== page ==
Presentation Title

Marmosets’ response to inequity following manipulation of the oxytocin system

Advisor Information

Jeffrey French

Location

UNO Criss Library, Room 231

Presentation Type

Oral Presentation

Start Date

7-3-2014 10:15 AM

End Date

7-3-2014 10:30 AM

Abstract

One of the foremost properties of human cooperation is the egalitarian sharing of resources when, for example, one prefers to share resources in a way that provides neither an advantageous nor a disadvantageous outcome to themselves or others. This preference is known as inequity aversion. Recent attention has focused on the extent and context for which nonhuman primates respond to inequitable outcomes. Because primates exhibit diverse social structures and cognitive abilities, studying responses to inequity across many species will help elucidate functions and contexts for which inequity aversion may have evolved. Potential neuroendocrine mechanisms for inequity aversion in nonhuman primates have also yet to be explored. Across mammals, oxytocin is an important neuropeptide in the regulation and monitoring of social affiliation, social cognition, and interpretation of social signals. Consequently, oxytocin emerges as a leading candidate for a central neuroendocrine mechanism underlying cooperative behaviors like inequity aversion. In this study, we examined how oxytocin agonists and antagonists influence food sharing and social behavior in opposite-sex marmoset dyads. Experiments assessed marmoset’s social behavior and provisioning of food in equitable and inequitable outcomes to themselves, their long-term partner, or opposite-sex strangers, and by administering oxytocin agonists, antagonists, and controls, we were able to examine whether oxytocin would influence the propensity to share food with others in cases of both equity and inequity. The results suggest that marmosets are not sensitive to inequity aversion in general, but food sharing and social behavior are influenced by social context (partner type and presence) and oxytocin treatment.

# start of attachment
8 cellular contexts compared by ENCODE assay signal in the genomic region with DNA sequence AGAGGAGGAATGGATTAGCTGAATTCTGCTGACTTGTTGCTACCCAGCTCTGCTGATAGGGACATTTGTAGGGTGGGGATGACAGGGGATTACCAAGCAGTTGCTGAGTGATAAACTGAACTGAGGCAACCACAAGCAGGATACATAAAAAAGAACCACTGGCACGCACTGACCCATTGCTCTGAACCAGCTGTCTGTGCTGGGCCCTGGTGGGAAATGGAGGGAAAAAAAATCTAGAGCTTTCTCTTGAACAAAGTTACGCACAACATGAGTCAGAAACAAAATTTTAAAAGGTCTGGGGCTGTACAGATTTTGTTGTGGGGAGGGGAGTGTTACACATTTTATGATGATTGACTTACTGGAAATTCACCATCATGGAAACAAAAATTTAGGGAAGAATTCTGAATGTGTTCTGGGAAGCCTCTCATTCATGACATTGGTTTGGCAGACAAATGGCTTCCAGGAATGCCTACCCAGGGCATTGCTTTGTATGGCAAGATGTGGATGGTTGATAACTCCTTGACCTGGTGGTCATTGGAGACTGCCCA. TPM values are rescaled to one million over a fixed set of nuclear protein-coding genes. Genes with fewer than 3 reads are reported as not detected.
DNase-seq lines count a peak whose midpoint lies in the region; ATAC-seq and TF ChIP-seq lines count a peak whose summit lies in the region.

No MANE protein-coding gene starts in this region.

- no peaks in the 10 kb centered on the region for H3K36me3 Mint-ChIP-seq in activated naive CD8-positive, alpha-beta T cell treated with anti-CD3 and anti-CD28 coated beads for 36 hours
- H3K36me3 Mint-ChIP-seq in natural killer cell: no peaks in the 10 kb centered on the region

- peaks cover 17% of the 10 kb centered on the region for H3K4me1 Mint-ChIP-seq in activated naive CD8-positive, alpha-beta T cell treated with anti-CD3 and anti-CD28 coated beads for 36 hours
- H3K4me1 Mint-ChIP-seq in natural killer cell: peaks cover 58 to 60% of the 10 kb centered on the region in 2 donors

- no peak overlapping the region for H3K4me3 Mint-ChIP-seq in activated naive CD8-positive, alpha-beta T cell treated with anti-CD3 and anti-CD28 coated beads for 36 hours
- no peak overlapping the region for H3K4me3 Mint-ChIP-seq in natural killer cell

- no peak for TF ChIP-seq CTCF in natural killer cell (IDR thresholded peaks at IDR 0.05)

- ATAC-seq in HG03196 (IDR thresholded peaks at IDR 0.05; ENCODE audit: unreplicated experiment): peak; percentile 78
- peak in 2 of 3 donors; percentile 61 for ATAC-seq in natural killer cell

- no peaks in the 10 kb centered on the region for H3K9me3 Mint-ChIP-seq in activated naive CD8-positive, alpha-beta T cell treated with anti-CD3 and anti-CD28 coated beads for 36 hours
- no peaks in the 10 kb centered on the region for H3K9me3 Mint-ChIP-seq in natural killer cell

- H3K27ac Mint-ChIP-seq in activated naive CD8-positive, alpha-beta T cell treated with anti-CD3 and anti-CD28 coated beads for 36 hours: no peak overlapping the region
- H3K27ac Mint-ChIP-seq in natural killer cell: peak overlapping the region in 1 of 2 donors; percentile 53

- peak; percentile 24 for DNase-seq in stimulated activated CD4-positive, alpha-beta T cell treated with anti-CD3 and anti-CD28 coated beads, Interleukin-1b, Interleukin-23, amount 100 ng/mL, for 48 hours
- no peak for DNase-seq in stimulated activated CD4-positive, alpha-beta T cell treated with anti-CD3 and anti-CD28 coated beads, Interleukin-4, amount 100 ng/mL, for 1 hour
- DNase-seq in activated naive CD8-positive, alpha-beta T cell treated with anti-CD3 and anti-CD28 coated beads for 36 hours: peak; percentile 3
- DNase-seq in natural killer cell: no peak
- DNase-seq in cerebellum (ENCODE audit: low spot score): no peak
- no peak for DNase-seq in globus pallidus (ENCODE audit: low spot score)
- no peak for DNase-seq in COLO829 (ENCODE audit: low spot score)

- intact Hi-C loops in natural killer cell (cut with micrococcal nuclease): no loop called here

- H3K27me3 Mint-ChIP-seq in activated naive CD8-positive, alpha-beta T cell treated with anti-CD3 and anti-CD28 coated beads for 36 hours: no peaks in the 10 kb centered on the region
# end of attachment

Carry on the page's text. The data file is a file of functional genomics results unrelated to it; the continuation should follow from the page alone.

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Mar 7th, 10:15 AM Mar 7th, 10:30 AM

Marmosets’ response to inequity following manipulation of the oxytocin system

UNO Criss Library, Room 231

One of the foremost properties of human cooperation is the egalitarian sharing of resources when, for example, one prefers to share resources in a way that provides neither an advantageous nor a disadvantageous outcome to themselves or others. This preference is known as inequity aversion. Recent attention has focused on the extent and context for which nonhuman primates respond to inequitable outcomes. Because primates exhibit diverse social structures and cognitive abilities, studying responses to inequity across many species will help elucidate functions and contexts for which inequity aversion may have evolved. Potential neuroendocrine mechanisms for inequity aversion in nonhuman primates have also yet to be explored. Across mammals, oxytocin is an important neuropeptide in the regulation and monitoring of social affiliation, social cognition, and interpretation of social signals. Consequently, oxytocin emerges as a leading candidate for a central neuroendocrine mechanism underlying cooperative behaviors like inequity aversion. In this study, we examined how oxytocin agonists and antagonists influence food sharing and social behavior in opposite-sex marmoset dyads. Experiments assessed marmoset’s social behavior and provisioning of food in equitable and inequitable outcomes to themselves, their long-term partner, or opposite-sex strangers, and by administering oxytocin agonists, antagonists, and controls, we were able to examine whether oxytocin would influence the propensity to share food with others in cases of both equity and inequity. The results suggest that marmosets are not sensitive to inequity aversion in general, but food sharing and social behavior are influenced by social context (partner type and presence) and oxytocin treatment.